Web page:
This past June 14, 2014, when the California State Fair announced the top awards resulting from its famously rigorous wine judging taking place in Sacramento each year, one Lodi winery loomed significantly among the winners: Lodi’s Michael David Winery.
Michael David’s two awards:
- “Best Petite Sirah” – 2012 Michael David Earthquake Lodi Petite Sirah ($26)
- “Best Lodi Red” - 2012 Michael David Inkblot Lodi Cabernet Franc ($35)
Michael David is easily the largest of Lodi’s premium wineries; having grown from just a couple thousand cases in the early nineties to over 450,000 cases produced each year. Today, Michael David’s brands are sold in every state of the union, plus dozens of foreign countries. No winery has done more to turn consumers on to wines with Lodi on the label than Michael David.
But make no mistake: Michael David has long ceased being one of those boutique wineries handcrafting just two or three barrels of a given varietal. They don’t produce “small lots” – they now work on a larger scale. No question, it is a lot easier to produce a fantastic, world beating Petite Sirah at a 75 to 200-case production level than at a 4,000-case level, which is how much of the 2012 Earthquake Petite Sirah was produced by Michael David.
Yet guess whose Petite Sirah was voted best in the entire state in a completely unbiased blind tasting by some of the most respected, nitpicky wine judges on the circuit? “Better” than any other Petite Sirah from Sonoma County, Napa Valley, the Sierra Foothills, Mendocino, Paso Robles, or anywhere else. Anyway you look at it, that’s impressive.
How does Michael David do it? To find the answer, you probably need to start with the basic building blocks:
- First, the fact that the Phillips family – owned by Michael Phillips (CEO) and David Phillips (President), and now largely driven by Kevin Phillips (VP of Operations) – traces their Lodi farming roots back to the 1860s. Their 750-acre Phillips Farms vineyards used to supply many other wineries besides their own. Today Michael David uses not only 100% of what they grow, they also buy from over 40 other Lodi growers – which gives you the advantage of being able to blend in the best of the best for varietals going into Earthquake or Inkblot.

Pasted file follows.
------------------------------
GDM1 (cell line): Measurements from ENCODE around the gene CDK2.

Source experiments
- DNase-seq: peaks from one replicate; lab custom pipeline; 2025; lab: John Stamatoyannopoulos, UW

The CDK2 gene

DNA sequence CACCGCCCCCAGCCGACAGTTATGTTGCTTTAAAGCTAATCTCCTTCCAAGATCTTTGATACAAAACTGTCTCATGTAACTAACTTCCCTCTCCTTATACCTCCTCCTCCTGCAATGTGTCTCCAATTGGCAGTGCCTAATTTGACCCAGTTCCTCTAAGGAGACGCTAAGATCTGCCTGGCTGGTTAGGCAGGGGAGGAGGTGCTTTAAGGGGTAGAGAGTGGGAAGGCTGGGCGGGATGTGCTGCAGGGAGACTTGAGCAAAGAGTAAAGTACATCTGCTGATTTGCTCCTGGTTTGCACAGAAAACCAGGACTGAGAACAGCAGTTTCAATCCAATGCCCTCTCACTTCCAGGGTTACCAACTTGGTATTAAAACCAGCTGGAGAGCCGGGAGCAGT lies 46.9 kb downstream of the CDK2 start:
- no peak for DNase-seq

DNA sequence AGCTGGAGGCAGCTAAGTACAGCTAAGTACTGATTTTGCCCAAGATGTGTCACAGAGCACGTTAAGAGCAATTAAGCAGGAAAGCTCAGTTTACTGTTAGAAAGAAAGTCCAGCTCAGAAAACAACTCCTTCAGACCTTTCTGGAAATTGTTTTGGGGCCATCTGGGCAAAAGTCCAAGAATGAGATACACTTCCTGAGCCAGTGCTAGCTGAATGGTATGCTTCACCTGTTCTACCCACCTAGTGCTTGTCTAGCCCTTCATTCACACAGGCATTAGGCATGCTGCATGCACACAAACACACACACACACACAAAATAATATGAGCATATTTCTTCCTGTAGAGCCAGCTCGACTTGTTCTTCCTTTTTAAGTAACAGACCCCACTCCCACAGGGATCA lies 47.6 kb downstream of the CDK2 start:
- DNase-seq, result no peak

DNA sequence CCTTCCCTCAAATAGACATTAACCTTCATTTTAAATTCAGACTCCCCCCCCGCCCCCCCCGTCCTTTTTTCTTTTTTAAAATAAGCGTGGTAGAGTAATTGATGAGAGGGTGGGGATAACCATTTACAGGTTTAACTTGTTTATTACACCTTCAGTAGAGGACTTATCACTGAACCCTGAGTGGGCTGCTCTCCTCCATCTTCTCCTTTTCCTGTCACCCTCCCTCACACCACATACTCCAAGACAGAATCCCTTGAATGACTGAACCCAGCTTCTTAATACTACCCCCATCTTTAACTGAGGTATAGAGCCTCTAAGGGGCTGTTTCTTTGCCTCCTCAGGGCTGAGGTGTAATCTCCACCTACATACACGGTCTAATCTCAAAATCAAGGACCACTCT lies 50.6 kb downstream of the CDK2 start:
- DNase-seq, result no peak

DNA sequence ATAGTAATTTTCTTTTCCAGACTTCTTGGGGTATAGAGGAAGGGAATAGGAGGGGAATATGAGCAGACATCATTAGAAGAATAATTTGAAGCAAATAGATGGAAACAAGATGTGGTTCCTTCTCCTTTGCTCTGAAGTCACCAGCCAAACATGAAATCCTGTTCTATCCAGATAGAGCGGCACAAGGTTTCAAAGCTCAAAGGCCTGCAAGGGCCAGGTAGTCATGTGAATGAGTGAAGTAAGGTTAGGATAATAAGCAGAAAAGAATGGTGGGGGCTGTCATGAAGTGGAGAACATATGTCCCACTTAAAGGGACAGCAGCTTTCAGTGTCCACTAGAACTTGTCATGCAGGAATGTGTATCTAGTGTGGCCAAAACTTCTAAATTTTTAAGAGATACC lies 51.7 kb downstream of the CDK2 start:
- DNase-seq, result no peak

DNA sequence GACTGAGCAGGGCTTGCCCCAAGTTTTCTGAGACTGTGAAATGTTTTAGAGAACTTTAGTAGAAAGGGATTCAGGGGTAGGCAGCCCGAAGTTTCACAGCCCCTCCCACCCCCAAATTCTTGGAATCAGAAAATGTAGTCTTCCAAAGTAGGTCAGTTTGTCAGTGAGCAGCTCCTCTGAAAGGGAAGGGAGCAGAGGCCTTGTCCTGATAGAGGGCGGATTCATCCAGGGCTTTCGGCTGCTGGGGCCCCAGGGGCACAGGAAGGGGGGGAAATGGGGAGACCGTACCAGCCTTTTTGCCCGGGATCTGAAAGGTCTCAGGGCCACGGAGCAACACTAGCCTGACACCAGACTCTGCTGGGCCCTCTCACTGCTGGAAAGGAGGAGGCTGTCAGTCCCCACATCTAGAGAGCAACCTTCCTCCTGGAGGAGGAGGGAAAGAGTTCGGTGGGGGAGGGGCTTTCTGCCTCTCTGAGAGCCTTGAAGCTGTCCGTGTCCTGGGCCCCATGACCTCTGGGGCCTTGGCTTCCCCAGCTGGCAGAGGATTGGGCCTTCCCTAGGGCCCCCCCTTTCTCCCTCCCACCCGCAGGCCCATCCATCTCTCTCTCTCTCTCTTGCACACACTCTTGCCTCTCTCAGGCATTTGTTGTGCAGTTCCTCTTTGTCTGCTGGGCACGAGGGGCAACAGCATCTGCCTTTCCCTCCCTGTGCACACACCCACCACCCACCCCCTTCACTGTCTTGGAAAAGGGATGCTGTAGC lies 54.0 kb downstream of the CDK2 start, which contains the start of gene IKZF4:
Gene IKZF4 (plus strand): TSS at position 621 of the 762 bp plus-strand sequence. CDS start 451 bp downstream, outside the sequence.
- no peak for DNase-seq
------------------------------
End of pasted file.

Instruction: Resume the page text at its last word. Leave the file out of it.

- Second, as a credit to their long term commitment to the sustainability of their industry as well as to the entire community, the Phillips family farms 100% according to Lodi Rules for Sustainable Winegrowing; and they aggressively encourage (practically requiring) their grower-suppliers to do the same, by hinging substantial bonuses upon certification of Lodi Rules.
Although, theoretically, sustainable grape growing does not necessarily equate to top quality grapes, it does in the sense that it puts pressure on growers to pay much more attention to what’s going on in the vineyard than they would otherwise. Growing higher quality grapes always starts with more footsteps in the dirt, more passes in the field, more touches on each plant, more consciousness of individual clusters, leaves and canopy. Third party certified sustainability, in other words, has an indirect yet substantial impact on quality.
Needless to say, it also takes talent to grow top quality grapes. According to Michael David GM Adam Mettler, who heads the winemaking team, grapes going into the 2012 Earthquake Petite Sirah came from three of Lodi’s most respected, and proven, growers: Kevin Delu, Markus Bokisch (of Bokisch Ranches), and the Mettler family’s Arbor Vineyards.
Mr. Mettler attributes much of the award winning quality of the 2012 Earthquake to their yearly process of whittling down the best cuvées supplied by the 35 or so growers contracted for Petite Sirah. Says Mettler: “The first thing we do is shave off about 5% of our most tannic Petite Sirahs. The big tannic monsters don’t stand on their own as well, but they are ideal for our Cabernet Sauvignon and Zinfandel programs, because they build structure into those wines. Lodi Petite Sirah is so good that we use it to improve virtually every red wine we bottle, except for our Cinsaut, which is why a good Petite Sirah year resonates through our entire lineup of wines.
“After the first 5%, we select the highest tier Petite Sirahs to go into Earthquake. These wines are still big – by definition, all our Earthquake wines are ‘big’ – but they are also more refined in their tannin structure. We look for the higher impact lots, showing dark, concentrated fruit; and these are isolated and moved into our barrel program.”